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Research

Assessment of guideline adherence in breast cancer management among oncologists in Nigeria

Bolanle C Adegboyega1, Adewumi O Alabi1,2, Adedayo O Joseph3, Nwamaka Lasebikan4, Luther A Agaga5, Kehinde O Ololade2,3 and Anthonia C Sowunmi1,2

1Department of Radiotherapy, Lagos University Teaching Hospital, Idi Araba Mushin, Lagos, 234, Nigeria

2Department of Radiation Biology, Radiotherapy and Radiodiagnosis, College of Medicine, University of Lagos, Idi Araba Mushin, Lagos, 234, Nigeria

3NSIA-LUTH Cancer Centre, Lagos University Teaching Hospital, Idi Araba Mushin, Lagos, 234, Nigeria

4Department of Radiation Oncology, University of Nigeria Teaching Hospital, Ituku-Ozalla, Enugu, 234, Nigeria

5Lagos State University Teaching Hospital, Oba Akinjobi Way, Ikeja, Lagos, 234, Nigeria


Abstract

Background: Breast cancer management is evolving by the day and new discoveries is shifting the scale to more positive result mostly in developed countries and this is being reported and updated in the treatment guidelines to bridge the knowledge gaps and allow for global standardised management protocol. This study assessed the adherence to the breast cancer guideline use among oncologists in Nigeria, reviewing the commonly used guidelines, factors for the choice, effects on treatment and barriers to usage.

Methodology: A proforma was sent by mail to the oncologist in Nigeria assessing their socio-demographic characteristics, knowledge of guidelines, use of guidelines, barriers to use of guidelines and benefits of guideline use and all the those that completed the survey within 1-month period were included in the study.

Results: A total of 109 oncologist responded to the survey with mean age of 42 years, mean year of oncology practice was 10 years. Sixty-four percent were consultants and 38% residents-in-training. All respondents were aware of breast cancer guidelines and 92.2% had used it in treatment decision making. The commonest used being National Comprehensive Cancer Network guideline in 87.4% and 82.6% had a choice guideline/institution adopted. The major reason for referring to a choice guideline by 66% of respondents was to gain access to evidence-based results and the major barrier to guideline use in 56% of cases was non compatibility with available resources.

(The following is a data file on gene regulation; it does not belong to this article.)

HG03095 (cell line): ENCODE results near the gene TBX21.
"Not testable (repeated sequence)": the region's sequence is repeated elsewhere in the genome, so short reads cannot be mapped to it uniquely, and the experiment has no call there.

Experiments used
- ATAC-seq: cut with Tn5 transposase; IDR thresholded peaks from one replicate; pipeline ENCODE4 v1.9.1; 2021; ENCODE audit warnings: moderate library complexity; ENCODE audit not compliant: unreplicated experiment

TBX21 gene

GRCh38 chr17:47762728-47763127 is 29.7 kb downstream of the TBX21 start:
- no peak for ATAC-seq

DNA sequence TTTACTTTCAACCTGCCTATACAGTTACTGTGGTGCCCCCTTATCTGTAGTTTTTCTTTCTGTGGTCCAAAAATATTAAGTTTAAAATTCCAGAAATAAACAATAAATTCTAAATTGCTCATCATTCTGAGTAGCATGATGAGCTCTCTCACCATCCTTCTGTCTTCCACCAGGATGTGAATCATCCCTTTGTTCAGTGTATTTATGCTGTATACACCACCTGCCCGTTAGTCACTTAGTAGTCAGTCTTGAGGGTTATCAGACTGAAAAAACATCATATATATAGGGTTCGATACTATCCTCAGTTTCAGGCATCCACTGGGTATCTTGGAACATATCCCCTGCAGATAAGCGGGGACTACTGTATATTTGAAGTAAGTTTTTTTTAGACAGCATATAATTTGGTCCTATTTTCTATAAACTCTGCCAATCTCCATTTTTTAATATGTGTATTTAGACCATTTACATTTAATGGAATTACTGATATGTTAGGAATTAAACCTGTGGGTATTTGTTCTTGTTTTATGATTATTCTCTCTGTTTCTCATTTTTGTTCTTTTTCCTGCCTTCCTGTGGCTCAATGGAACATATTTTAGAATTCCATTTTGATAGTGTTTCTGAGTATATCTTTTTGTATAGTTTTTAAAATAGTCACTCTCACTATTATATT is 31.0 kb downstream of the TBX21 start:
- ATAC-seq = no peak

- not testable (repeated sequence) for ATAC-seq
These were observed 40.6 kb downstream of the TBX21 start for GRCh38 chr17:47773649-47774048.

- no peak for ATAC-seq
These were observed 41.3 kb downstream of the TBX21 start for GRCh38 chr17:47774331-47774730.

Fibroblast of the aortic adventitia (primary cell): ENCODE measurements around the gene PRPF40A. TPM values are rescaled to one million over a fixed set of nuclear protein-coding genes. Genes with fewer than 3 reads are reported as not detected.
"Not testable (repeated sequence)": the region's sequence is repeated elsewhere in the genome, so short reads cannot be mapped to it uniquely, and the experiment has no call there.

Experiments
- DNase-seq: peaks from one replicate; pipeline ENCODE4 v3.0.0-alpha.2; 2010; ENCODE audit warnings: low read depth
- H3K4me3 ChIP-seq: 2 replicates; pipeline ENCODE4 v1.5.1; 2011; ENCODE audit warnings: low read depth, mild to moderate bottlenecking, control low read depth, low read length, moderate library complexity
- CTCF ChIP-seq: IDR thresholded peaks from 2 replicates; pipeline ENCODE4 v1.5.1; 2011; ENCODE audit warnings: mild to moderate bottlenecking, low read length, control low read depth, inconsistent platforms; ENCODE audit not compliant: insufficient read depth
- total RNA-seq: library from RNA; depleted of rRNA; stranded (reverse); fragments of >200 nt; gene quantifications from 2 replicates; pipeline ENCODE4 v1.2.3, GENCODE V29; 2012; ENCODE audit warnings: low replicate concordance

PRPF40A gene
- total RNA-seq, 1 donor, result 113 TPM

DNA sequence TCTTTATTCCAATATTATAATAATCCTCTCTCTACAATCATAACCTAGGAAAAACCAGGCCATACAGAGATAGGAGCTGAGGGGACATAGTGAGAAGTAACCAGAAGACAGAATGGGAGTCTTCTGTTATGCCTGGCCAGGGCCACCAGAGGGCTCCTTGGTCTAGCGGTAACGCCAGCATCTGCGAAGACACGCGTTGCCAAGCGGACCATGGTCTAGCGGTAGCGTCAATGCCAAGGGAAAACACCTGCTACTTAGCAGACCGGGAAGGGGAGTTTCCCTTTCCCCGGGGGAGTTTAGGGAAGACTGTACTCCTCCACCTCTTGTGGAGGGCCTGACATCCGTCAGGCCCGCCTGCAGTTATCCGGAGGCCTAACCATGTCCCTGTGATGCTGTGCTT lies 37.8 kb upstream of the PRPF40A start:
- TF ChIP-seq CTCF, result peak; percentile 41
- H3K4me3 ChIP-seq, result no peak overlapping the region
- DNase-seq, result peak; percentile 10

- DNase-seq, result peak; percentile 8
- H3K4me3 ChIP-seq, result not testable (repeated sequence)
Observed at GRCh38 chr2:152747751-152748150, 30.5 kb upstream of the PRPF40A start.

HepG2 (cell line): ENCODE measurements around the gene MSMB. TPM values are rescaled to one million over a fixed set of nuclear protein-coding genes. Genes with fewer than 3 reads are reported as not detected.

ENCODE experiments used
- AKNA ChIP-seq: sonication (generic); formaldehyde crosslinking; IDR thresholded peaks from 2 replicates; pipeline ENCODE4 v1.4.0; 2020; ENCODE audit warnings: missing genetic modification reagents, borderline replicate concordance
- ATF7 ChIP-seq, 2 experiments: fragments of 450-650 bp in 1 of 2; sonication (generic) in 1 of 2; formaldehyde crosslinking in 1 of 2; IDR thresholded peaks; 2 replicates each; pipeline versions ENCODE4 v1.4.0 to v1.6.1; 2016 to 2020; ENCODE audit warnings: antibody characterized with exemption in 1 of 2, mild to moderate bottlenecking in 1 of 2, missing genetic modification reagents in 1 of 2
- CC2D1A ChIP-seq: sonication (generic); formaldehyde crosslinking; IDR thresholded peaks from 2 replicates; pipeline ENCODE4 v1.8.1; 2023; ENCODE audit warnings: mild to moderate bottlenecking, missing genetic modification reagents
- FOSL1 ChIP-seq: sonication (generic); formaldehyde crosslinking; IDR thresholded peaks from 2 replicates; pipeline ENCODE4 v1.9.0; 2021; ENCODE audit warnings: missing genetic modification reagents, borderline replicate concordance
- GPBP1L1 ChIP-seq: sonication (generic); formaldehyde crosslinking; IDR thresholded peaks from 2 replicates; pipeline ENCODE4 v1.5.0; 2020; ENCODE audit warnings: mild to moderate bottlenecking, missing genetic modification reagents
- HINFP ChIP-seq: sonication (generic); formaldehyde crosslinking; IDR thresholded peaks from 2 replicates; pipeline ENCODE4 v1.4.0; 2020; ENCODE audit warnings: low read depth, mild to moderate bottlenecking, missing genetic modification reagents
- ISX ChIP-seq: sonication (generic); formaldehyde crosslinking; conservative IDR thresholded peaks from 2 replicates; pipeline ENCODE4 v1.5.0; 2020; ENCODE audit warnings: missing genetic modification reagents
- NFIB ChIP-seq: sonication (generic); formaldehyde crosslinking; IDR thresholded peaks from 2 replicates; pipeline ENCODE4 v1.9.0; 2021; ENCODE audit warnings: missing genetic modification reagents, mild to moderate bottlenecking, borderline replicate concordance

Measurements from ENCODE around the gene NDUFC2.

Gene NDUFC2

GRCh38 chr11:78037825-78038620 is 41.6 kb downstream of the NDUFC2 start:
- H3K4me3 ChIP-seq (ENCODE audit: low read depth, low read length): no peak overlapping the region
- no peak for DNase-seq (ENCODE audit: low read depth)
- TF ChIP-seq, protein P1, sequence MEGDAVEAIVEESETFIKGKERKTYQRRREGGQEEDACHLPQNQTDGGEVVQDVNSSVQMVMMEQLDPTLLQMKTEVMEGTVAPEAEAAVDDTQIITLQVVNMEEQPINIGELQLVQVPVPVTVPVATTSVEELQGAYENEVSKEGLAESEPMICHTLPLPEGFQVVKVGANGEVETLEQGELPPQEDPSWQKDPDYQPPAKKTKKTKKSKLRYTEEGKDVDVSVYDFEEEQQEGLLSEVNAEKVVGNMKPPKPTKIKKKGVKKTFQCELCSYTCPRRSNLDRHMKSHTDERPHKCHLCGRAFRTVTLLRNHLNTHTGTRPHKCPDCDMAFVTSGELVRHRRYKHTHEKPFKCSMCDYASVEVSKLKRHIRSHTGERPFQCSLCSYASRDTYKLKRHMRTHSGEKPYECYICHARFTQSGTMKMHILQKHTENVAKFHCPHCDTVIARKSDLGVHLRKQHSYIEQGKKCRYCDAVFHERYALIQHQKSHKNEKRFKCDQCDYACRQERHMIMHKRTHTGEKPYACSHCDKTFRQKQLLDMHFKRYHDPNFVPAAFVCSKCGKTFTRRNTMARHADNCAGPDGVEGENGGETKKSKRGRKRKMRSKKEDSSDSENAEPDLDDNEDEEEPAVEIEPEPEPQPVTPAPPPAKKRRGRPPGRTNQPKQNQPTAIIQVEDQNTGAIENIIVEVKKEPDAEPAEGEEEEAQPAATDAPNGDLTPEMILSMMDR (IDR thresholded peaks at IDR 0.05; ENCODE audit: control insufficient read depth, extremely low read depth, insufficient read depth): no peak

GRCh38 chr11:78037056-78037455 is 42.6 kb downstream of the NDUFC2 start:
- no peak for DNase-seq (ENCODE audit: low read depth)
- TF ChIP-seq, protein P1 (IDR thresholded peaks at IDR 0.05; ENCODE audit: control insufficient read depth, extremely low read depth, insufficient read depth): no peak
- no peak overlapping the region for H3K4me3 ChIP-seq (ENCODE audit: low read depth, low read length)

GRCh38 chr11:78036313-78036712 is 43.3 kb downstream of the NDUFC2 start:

Conclusion: The study revealed high level of adherence to breast cancer guideline use among oncologists in Nigeria but there is need for more awareness about the locally developed ones like sub-Saharan adapted version and institutional based breast cancer treatment guidelines so as to address the barrier of disparities in target population and resources availability.

Keywords: breast cancer, treatment guidelines, oncologist, adherence, Nigeria

Correspondence to: Bolanle C Adegboyega.
Email: abecee2001@yahoo.com

Published: 23/09/2021
Received: 22/12/2020

Publication costs for this article were supported by ecancer (UK Charity number 1176307).


Introduction

Breast cancer is the most common cancer among women worldwide and the second most common cancer in both sexes [1]. Previously thought to be a disease of the developed world; however, 56% of breast cancer cases and 63% of deaths from breast cancer occurred in less-developed countries by 2011 [2]. In Nigeria, breast cancer is the commonest cancer overall as well as being the commonest cancer in females with an incidence of 22.7% and mortality of 16.4% among all cancers in 2018 [3].

The Institute of Medicine defines clinical practice guidelines as statements that include recommendations intended to optimise patient care that is informed by a systematic review of evidence and an assessment of the benefits and harms of alternative care options [4]. These guidelines were established to improve high-quality evidence-based care of patients and to prevent undesirable practice variations [5]. The Guidelines International Network currently contains more than 6,400 guidelines from 85 countries created by reputable guideline development organisations that are based in developed countries [6]. These treatment guidelines are used globally by health care providers across all fields of medicine to ensure quality care, standardised care and cost control; however, its usage varies based on regions, available facilities, patient demographics, health care funding, disease presentation, health care personnel and expertise in providing health care [7]. This study was intended to access the standard of breast cancer care being provided by oncologist in Nigeria based on the level of adherence to these guidelines and barriers to their use as well as reasons for any variations that might be identified.


Methodology